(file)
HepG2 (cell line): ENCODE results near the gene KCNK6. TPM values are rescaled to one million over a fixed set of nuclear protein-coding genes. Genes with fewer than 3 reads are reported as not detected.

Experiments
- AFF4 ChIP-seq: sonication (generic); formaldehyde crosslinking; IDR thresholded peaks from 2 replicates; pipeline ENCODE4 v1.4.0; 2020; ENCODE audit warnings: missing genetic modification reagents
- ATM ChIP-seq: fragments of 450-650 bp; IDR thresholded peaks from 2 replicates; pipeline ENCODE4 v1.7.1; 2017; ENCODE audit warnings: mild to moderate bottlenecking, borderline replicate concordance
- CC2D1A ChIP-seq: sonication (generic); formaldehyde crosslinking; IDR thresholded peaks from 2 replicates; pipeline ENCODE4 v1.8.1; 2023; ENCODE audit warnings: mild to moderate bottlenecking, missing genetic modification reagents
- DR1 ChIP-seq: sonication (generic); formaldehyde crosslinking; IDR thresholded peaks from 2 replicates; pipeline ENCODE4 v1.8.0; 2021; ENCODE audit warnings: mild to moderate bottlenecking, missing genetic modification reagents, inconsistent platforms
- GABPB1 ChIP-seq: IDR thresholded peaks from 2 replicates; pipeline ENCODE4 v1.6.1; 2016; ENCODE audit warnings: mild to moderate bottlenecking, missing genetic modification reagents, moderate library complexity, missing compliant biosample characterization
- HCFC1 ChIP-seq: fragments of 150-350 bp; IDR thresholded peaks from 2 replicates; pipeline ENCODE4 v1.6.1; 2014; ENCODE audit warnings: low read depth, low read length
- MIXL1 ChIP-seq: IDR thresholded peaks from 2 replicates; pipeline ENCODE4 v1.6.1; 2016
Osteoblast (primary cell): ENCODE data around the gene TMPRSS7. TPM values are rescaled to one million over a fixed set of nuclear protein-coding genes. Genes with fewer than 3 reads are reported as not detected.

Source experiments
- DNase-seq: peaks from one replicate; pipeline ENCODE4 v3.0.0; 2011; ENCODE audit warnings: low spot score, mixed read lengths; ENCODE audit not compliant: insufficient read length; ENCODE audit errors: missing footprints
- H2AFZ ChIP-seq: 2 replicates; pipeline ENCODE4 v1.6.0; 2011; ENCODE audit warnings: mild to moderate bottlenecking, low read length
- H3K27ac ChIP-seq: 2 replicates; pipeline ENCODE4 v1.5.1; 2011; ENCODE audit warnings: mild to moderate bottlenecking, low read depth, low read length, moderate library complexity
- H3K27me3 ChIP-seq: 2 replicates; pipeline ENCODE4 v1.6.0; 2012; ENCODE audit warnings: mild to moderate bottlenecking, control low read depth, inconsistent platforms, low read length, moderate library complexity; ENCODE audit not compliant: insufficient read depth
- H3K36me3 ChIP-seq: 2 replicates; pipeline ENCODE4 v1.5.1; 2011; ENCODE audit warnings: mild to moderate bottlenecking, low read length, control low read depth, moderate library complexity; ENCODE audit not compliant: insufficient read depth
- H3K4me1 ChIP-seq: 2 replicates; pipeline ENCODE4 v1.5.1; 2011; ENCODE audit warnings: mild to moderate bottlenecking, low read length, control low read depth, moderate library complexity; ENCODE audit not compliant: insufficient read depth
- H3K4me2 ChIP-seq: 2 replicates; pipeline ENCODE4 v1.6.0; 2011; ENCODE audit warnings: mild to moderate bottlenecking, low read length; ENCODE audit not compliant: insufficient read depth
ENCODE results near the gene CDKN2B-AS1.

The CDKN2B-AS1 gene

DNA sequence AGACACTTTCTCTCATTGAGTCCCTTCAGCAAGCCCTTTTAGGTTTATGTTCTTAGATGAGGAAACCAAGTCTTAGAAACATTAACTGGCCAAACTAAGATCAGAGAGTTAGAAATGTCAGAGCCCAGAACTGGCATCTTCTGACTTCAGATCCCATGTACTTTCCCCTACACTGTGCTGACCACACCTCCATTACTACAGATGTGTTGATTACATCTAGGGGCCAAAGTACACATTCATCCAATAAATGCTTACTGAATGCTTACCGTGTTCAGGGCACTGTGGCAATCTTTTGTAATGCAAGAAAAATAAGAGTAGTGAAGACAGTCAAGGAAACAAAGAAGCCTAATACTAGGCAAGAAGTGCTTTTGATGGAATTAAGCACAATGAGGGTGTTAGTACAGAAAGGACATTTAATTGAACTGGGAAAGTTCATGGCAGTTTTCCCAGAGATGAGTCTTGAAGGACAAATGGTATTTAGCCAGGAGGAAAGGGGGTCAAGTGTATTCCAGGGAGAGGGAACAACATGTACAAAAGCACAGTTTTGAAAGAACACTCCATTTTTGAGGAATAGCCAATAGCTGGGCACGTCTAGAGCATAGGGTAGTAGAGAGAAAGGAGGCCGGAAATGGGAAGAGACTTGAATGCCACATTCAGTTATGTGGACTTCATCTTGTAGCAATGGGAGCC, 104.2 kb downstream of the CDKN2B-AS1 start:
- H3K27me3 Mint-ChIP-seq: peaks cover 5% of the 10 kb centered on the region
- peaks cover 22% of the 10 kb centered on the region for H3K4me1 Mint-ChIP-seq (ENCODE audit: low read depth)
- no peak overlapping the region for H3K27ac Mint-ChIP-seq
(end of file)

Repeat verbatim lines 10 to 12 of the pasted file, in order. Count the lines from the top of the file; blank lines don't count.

Osteoblast (primary cell): ENCODE data around the gene TMPRSS7. TPM values are rescaled to one million over a fixed set of nuclear protein-coding genes. Genes with fewer than 3 reads are reported as not detected.

Source experiments
- DNase-seq: peaks from one replicate; pipeline ENCODE4 v3.0.0; 2011; ENCODE audit warnings: low spot score, mixed read lengths; ENCODE audit not compliant: insufficient read length; ENCODE audit errors: missing footprints